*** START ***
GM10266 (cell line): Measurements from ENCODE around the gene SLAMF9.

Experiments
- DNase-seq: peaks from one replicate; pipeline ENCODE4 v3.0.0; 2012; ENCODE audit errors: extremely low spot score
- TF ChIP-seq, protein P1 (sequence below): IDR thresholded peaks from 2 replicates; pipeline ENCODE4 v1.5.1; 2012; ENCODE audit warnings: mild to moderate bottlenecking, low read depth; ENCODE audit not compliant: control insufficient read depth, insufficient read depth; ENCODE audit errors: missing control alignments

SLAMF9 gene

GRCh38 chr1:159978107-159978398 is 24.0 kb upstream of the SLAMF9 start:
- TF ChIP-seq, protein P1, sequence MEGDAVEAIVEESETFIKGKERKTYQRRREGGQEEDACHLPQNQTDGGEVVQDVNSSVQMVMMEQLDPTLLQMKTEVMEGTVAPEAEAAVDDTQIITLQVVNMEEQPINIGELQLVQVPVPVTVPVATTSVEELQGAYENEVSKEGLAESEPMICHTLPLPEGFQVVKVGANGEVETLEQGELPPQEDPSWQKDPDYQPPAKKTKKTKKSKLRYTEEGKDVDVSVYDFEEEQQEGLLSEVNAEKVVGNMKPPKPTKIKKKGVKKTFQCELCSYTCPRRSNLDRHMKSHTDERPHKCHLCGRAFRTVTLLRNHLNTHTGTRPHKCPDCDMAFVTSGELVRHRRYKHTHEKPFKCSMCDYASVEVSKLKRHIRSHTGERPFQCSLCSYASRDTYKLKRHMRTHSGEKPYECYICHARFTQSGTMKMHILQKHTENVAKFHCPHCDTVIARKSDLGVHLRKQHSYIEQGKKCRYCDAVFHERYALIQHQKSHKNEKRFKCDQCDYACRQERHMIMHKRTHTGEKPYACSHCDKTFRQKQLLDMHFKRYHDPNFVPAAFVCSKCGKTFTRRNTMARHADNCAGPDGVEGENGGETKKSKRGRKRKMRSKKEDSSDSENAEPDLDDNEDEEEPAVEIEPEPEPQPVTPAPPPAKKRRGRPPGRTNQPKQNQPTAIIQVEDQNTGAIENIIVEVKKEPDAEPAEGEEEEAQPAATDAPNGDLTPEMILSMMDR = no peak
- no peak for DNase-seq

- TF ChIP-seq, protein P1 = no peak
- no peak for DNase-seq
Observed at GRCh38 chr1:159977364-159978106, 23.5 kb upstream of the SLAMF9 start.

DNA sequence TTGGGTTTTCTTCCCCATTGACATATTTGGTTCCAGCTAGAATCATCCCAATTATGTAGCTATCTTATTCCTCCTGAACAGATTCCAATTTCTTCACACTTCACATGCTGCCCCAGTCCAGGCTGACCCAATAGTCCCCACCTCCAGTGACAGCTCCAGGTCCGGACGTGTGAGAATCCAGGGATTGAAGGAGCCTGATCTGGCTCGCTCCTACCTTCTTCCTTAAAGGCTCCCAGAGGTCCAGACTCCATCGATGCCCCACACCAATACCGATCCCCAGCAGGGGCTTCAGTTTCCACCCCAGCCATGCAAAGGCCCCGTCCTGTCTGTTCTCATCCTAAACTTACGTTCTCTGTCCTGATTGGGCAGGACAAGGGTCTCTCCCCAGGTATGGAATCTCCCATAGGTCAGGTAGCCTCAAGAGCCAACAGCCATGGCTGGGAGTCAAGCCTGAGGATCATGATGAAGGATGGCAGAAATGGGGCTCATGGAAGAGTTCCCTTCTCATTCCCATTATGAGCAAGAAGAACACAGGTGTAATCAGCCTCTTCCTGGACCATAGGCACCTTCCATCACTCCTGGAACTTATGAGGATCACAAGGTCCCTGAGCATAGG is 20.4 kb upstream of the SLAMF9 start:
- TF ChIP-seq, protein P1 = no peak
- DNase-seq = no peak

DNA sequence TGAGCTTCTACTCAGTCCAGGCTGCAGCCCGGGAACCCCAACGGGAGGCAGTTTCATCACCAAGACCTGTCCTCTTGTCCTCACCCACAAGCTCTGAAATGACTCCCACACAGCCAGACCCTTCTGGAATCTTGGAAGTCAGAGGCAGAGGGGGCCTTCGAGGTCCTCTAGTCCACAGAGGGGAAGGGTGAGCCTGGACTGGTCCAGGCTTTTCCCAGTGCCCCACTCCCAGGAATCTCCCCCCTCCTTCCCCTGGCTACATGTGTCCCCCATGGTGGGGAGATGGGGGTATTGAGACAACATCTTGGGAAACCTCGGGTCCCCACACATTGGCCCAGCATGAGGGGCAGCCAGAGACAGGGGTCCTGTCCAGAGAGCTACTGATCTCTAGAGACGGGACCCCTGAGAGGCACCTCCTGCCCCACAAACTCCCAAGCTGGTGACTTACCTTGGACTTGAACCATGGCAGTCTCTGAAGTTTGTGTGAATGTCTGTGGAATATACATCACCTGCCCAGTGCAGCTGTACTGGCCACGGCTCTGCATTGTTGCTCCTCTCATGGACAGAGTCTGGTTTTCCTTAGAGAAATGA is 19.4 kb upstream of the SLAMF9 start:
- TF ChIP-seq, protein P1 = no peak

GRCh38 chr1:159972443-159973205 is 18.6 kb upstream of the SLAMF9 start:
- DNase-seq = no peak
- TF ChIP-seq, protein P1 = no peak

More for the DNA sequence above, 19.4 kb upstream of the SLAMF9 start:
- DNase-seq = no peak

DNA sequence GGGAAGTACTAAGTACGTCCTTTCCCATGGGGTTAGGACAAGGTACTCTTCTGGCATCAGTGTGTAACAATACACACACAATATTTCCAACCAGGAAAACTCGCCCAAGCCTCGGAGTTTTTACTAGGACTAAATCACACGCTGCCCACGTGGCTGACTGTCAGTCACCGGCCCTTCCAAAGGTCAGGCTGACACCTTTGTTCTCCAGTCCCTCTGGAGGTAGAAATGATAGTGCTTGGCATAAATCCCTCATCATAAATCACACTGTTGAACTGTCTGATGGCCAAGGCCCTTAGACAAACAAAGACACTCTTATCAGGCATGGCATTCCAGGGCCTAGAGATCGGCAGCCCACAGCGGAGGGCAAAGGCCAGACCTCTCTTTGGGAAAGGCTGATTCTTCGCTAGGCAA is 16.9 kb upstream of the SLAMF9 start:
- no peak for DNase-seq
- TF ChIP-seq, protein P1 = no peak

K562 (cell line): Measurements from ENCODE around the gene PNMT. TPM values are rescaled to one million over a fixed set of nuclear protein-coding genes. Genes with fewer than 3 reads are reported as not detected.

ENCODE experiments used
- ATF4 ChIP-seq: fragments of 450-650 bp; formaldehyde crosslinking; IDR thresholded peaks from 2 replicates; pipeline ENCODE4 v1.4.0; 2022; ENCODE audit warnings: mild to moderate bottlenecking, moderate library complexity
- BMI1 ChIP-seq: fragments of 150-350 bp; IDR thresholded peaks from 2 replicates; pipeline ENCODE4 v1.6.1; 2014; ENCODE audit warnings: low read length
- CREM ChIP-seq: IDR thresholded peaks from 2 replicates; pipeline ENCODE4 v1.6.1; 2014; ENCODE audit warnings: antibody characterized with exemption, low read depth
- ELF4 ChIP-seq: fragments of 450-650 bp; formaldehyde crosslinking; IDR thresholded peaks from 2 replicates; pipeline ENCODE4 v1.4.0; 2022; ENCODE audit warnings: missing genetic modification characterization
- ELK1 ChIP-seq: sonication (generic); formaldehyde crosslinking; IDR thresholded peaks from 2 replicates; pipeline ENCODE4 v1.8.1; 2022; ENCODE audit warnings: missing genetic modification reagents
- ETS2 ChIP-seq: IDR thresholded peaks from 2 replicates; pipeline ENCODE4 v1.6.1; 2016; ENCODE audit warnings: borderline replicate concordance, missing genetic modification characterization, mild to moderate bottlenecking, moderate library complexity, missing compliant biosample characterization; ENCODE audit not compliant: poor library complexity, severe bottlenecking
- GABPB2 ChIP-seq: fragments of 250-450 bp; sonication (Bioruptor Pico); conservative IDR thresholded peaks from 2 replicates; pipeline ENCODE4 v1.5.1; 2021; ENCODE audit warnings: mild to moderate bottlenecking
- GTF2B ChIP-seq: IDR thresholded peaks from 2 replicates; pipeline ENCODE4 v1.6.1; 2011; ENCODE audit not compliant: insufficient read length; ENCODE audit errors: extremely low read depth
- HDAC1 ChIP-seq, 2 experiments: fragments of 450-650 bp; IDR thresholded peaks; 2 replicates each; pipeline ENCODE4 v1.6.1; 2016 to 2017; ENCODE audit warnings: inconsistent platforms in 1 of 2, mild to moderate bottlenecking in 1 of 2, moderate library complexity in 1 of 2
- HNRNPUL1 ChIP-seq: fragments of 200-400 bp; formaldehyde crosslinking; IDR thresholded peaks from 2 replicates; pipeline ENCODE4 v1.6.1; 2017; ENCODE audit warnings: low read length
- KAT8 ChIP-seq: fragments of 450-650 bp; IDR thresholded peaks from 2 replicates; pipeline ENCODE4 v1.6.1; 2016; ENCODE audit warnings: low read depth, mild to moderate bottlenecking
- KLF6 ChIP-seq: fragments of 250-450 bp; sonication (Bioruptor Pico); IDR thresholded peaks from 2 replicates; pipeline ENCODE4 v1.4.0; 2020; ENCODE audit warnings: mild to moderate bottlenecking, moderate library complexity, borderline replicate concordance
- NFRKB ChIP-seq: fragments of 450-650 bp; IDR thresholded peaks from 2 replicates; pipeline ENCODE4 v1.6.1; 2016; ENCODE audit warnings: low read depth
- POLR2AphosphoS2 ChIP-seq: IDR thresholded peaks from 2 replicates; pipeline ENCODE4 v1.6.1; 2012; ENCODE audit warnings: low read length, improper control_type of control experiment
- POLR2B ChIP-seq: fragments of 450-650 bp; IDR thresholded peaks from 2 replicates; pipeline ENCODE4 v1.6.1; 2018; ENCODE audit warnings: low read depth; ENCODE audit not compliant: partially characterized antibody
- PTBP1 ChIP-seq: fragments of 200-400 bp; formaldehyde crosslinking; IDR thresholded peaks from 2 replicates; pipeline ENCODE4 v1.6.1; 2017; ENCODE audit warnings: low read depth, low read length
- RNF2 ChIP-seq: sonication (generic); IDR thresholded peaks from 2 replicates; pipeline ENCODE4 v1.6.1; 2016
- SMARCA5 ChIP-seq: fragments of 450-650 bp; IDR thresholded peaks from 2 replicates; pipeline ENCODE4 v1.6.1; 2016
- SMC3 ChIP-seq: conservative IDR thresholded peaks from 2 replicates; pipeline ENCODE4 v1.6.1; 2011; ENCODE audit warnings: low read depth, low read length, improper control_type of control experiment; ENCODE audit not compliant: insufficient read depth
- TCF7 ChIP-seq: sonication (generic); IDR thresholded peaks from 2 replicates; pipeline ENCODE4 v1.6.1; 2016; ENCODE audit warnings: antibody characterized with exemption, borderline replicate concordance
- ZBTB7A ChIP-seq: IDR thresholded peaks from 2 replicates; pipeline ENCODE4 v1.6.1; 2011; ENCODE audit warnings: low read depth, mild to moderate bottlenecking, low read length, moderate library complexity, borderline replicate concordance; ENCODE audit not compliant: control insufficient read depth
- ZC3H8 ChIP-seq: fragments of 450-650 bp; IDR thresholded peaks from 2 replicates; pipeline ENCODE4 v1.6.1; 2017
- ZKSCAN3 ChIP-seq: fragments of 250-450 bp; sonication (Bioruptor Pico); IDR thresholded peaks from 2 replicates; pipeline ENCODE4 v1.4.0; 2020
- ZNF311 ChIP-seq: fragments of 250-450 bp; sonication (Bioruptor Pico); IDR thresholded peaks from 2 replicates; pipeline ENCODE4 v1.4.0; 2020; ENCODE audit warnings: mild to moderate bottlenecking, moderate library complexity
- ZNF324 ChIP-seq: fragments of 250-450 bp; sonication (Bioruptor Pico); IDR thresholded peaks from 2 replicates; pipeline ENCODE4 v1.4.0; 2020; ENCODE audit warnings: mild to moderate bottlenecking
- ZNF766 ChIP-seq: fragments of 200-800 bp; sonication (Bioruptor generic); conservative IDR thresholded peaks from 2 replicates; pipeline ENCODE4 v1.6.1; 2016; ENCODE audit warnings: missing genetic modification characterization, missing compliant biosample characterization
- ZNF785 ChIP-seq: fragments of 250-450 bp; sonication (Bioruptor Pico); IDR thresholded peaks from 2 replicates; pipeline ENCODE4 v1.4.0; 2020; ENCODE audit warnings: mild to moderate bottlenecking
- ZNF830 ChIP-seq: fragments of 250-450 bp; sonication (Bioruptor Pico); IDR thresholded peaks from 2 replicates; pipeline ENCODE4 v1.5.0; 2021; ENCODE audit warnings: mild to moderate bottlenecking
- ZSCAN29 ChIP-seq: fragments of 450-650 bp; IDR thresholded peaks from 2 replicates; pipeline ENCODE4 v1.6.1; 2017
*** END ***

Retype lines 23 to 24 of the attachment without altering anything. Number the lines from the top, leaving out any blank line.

- no peak for DNase-seq
- TF ChIP-seq, protein P1 = no peak